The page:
• Wash or sanitize your hands before you put it on your face; 
  • Place it over your nose and mouth and secure it under your chin; 
  • Keep it snugly fit against the sides of your face. 
  • When you want to take off the mask, handle it only by the ties or the ear loops and fold the outside corners together when it’s away from your face. 
  • If you have to adjust the mask while wearing it, make sure to wash your hands beforehand and afterward or to use a tissue or glove to keep the front of the mask as sanitized as possible. 

What you shouldn’t do

  • Don’t touch the front of your mask while it’s on, because you could potentially transfer virus particles that have landed on your face covering to your fingers, which you then could use to touch your nose or mouth. 
  • Don’t use a damaged mask, because it won’t effectively protect you from the coronavirus. 
  • Don’t use a dirty or wet mask, because moisture could make the masks begin to degrade. 
  • And don’t share your mask with others, because the virus could be more easily transferred between two people.

Since it’s not feasible for most people to discard masks after a single use, learning how to clean face coverings is vital information. With a generic cloth mask, you can wash it with your normal laundry, using regular detergent and a warm water setting. If you’d rather hand wash it, use hot, soapy water and scrub the mask for at least 20 seconds.

You can use a dryer or air dry it in direct sunlight. As long as the mask is completely dry before it’s worn again, it will continue to be effective. Cloth masks should be washed after every use.

If you’re using a disposable surgical mask, those can’t be laundered and they should be discarded when they become dirty or damaged. Experts, though, aren’t sure exactly how long you should wear a surgical mask before moving on to a fresh one, because no research has been published on the question.

Research published on the CDC website in September did show that N95s could be decontaminated up to three times for reuse before they need to be discarded. The study used four methods of cleaning—UV light, a dry heat of 158 degrees Fahrenheit, 70% ethanol, and vaporized hydrogen peroxide (VHP)—and afterward, the researchers measured the masks’ effectiveness after two hours of wear following the cleaning. The tests showed that there was no significant decrease in the masks’ performance after the first cleaning, but subsequent decontaminations showed more degradation.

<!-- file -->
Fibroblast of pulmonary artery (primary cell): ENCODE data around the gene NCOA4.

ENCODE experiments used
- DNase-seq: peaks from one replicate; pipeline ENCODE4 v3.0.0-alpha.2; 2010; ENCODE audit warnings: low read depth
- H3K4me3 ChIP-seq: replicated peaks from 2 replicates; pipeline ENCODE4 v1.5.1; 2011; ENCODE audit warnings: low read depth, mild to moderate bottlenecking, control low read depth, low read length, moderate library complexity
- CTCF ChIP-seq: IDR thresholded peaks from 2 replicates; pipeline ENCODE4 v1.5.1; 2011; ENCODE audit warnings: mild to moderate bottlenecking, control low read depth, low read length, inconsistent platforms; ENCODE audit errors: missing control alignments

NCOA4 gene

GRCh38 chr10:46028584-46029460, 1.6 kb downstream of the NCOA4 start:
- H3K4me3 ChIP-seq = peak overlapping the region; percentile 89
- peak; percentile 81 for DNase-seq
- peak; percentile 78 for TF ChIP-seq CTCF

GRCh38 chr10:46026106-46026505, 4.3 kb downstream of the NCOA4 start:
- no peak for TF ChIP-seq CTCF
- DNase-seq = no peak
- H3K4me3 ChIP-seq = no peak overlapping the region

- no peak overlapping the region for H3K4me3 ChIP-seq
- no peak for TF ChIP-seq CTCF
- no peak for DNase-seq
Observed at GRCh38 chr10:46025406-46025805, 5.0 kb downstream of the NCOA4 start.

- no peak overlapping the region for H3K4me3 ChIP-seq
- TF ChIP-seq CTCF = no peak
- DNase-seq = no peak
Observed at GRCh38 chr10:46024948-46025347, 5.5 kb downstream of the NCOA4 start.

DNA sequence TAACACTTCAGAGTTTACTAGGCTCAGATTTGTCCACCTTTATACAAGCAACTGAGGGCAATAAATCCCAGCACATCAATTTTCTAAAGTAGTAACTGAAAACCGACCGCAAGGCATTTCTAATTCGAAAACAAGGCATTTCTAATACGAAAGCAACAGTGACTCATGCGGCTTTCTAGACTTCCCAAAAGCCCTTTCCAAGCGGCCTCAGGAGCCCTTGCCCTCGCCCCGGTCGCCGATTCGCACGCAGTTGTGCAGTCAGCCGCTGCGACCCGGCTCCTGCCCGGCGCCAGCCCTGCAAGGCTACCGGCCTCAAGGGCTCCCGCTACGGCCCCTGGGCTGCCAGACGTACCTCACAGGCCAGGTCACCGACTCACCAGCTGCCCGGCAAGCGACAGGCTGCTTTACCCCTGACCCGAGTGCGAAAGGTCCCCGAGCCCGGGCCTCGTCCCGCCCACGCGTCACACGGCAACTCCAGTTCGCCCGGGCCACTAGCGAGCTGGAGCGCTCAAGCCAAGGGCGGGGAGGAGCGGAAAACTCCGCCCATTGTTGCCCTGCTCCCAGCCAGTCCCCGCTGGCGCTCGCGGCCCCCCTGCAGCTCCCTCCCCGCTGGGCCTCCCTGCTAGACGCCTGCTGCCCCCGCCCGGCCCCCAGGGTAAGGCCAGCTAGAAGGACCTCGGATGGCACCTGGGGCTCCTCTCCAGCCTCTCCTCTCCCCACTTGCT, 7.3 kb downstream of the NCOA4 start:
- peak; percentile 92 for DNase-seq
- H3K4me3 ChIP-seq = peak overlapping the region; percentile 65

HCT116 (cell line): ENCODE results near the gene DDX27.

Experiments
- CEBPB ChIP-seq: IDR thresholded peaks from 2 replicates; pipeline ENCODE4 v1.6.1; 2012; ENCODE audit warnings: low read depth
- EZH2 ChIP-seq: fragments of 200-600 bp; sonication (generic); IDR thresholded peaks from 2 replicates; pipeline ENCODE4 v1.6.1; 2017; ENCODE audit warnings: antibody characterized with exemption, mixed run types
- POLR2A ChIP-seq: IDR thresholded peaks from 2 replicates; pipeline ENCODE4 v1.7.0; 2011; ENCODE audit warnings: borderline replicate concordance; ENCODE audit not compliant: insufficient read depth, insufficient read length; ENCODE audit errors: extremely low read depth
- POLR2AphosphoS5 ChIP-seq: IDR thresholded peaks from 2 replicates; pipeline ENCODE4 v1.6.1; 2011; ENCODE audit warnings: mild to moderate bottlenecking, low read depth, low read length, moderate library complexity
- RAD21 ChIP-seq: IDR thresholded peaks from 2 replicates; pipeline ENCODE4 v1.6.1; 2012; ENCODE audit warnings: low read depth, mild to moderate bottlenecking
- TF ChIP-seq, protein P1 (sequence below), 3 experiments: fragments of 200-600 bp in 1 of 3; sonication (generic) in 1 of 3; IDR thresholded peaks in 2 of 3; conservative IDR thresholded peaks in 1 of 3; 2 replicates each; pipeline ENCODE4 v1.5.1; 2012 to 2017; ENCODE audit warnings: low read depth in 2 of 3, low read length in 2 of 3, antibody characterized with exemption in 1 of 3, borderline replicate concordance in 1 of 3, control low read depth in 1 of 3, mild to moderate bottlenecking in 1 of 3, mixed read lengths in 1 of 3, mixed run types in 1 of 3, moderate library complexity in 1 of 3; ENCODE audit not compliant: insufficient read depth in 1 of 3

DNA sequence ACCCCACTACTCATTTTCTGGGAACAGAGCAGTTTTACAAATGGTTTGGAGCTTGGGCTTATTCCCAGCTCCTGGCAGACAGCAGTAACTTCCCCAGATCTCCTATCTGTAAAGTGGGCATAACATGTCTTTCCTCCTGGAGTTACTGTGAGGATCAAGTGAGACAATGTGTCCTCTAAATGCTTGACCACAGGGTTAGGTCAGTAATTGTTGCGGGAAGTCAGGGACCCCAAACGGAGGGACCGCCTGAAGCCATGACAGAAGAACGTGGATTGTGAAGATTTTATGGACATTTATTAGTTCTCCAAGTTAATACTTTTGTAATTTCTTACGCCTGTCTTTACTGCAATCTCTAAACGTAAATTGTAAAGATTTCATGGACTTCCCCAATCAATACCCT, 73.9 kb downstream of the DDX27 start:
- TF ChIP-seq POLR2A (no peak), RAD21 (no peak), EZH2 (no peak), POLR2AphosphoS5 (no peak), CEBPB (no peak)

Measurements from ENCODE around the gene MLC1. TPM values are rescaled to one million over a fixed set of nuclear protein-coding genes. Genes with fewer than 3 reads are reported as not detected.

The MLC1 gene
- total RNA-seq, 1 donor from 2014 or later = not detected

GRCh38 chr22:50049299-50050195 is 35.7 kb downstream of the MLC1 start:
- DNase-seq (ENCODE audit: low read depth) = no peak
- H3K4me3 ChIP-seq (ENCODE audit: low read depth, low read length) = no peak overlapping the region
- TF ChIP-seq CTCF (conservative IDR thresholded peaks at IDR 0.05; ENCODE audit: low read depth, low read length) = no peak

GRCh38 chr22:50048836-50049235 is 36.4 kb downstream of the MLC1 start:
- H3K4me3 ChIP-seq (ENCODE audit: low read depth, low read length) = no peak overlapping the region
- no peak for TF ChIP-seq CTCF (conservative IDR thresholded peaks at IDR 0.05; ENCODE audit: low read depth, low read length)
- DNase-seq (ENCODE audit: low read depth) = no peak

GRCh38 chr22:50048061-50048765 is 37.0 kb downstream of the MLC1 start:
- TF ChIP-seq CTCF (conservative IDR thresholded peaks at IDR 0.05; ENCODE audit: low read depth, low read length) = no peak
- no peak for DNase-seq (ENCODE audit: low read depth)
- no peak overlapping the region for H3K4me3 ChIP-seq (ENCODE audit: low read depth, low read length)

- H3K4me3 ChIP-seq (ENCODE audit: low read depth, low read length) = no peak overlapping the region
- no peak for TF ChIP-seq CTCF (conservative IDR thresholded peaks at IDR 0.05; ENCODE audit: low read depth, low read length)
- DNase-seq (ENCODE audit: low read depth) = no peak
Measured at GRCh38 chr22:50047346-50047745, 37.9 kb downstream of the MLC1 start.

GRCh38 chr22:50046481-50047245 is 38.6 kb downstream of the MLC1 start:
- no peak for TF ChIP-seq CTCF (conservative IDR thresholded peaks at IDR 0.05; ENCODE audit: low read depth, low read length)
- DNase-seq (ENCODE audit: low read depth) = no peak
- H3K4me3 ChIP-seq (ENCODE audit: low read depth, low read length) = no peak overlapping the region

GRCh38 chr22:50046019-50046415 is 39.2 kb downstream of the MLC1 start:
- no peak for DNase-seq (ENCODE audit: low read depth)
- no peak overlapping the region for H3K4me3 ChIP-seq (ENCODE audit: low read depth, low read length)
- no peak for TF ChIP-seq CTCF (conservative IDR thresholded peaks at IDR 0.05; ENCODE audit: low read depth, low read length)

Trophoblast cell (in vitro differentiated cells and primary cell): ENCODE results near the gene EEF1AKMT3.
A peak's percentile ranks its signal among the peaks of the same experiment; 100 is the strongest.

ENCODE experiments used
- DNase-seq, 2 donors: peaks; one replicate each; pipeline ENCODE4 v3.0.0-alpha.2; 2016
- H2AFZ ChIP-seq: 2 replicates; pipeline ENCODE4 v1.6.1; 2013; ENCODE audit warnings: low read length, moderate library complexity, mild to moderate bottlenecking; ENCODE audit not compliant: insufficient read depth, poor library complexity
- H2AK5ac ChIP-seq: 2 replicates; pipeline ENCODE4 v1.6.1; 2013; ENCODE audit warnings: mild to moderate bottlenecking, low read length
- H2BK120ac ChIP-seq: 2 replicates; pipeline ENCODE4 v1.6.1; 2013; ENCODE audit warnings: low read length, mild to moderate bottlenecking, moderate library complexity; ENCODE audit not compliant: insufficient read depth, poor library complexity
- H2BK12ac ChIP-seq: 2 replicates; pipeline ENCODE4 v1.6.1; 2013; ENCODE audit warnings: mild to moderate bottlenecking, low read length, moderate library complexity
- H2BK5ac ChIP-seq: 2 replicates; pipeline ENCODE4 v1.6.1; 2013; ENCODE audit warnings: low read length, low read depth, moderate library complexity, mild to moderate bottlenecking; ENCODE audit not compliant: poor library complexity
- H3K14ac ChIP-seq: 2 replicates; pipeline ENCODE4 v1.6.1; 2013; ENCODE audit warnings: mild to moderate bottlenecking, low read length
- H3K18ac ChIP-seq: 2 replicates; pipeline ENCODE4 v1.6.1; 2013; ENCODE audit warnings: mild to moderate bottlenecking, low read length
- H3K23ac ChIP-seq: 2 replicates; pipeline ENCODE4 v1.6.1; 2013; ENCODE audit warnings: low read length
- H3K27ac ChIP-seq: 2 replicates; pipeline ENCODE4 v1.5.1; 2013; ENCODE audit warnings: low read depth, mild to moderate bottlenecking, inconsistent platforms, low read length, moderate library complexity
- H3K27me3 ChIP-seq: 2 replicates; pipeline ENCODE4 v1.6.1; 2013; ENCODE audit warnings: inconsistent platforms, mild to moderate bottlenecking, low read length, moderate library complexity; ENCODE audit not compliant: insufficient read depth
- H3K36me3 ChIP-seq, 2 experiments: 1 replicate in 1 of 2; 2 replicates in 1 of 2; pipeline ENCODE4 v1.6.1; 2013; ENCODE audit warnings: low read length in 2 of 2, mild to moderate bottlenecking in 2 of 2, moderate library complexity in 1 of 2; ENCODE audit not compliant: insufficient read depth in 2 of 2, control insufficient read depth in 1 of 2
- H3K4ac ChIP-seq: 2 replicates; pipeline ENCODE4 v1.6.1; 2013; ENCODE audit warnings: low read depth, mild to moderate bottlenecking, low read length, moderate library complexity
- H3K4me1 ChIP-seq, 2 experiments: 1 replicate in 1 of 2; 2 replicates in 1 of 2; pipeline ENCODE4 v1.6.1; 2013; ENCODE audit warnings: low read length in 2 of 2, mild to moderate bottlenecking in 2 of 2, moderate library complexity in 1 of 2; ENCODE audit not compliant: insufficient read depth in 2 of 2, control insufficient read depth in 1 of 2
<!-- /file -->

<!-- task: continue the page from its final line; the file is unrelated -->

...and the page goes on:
Perhaps the biggest mistake that people still make is wearing their masks over their mouths but not over their noses. Colin Furness, an infection control epidemiologist with the University of Toronto, said you might as well not wear a face covering at that point.

“I see it everywhere. I see it in grocery stores … I tend to see it, actually, [with] people wearing their masks outside,” Furness told Global News. “If someone’s got their nose peeking out, it’s really no different than not wearing a mask.”

And as the research shows, actually wearing a mask will help reduce COVID-19 transmission and eventually help return the world to its pre-2020 state. Yes, there are a few studies that show masks aren’t as effective as people would like. But the vast majority of the randomized control trials, the observational studies, and the meta-analysis draw a clear picture: Wearing a mask keeps us safer. 

Meanwhile, the coronavirus pandemic continues, infecting people with potentially lifelong complications and killing about 3% of those who get it. Cases are rising. More people are suffering. The sacrifice of wearing a mask in public is minimal when you really think about all the people who can be saved from this contagious virus. 

For “months and months … I have been on the airways, on the radio, on TV, begging people to wear masks,” Fauci said in September. 

Polls in October showed that more people support the idea of wearing masks and have begun to do so. Are you one of them?